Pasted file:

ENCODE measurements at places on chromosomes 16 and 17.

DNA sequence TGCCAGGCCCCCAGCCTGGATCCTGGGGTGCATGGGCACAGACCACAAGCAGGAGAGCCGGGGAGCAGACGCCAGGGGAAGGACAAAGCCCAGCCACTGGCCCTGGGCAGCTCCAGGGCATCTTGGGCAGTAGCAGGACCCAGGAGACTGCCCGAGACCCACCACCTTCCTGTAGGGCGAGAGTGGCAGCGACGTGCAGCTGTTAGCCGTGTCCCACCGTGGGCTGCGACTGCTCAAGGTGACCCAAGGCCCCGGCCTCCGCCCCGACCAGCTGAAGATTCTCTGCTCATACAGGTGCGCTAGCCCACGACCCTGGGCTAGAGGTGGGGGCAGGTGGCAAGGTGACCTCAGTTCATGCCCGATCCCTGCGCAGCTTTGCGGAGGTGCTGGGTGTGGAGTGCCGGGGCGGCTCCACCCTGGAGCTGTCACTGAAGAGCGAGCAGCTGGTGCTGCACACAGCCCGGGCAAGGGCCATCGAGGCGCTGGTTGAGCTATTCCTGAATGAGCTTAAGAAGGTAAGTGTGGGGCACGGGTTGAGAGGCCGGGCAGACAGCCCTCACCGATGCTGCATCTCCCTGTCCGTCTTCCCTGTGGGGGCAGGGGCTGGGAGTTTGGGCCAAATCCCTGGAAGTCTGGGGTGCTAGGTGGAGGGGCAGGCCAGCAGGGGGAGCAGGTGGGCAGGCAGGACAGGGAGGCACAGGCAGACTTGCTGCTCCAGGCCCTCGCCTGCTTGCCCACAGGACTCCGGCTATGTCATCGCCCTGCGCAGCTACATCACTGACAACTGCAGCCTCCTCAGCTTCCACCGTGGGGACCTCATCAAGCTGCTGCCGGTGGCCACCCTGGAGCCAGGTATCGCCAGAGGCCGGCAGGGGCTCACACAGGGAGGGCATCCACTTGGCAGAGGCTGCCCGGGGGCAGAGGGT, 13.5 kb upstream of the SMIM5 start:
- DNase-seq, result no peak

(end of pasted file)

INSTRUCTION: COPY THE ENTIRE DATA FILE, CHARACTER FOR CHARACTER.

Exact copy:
ENCODE measurements at places on chromosomes 16 and 17.

DNA sequence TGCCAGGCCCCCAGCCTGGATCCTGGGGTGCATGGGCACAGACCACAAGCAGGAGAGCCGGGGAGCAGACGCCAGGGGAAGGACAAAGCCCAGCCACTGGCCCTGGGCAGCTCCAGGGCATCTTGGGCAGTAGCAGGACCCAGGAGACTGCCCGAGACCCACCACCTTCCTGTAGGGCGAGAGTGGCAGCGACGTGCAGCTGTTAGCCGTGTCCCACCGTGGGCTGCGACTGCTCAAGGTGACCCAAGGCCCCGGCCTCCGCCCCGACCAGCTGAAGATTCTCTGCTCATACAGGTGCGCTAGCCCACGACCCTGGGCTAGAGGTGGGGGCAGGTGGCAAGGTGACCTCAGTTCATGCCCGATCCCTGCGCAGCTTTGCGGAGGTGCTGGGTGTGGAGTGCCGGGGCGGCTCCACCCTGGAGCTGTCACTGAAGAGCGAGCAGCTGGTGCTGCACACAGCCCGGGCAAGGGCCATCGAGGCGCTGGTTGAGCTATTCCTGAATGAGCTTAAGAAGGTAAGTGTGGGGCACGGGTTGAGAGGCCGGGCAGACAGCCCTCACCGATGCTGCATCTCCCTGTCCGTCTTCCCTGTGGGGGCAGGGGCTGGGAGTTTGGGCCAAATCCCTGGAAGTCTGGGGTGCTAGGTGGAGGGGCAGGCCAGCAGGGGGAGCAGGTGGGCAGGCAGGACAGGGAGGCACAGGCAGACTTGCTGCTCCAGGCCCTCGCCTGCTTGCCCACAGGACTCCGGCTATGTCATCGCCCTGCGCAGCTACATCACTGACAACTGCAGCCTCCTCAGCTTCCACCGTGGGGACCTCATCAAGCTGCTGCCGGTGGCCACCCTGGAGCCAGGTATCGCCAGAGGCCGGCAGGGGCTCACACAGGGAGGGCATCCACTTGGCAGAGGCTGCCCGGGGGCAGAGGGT, 13.5 kb upstream of the SMIM5 start:
- DNase-seq, result no peak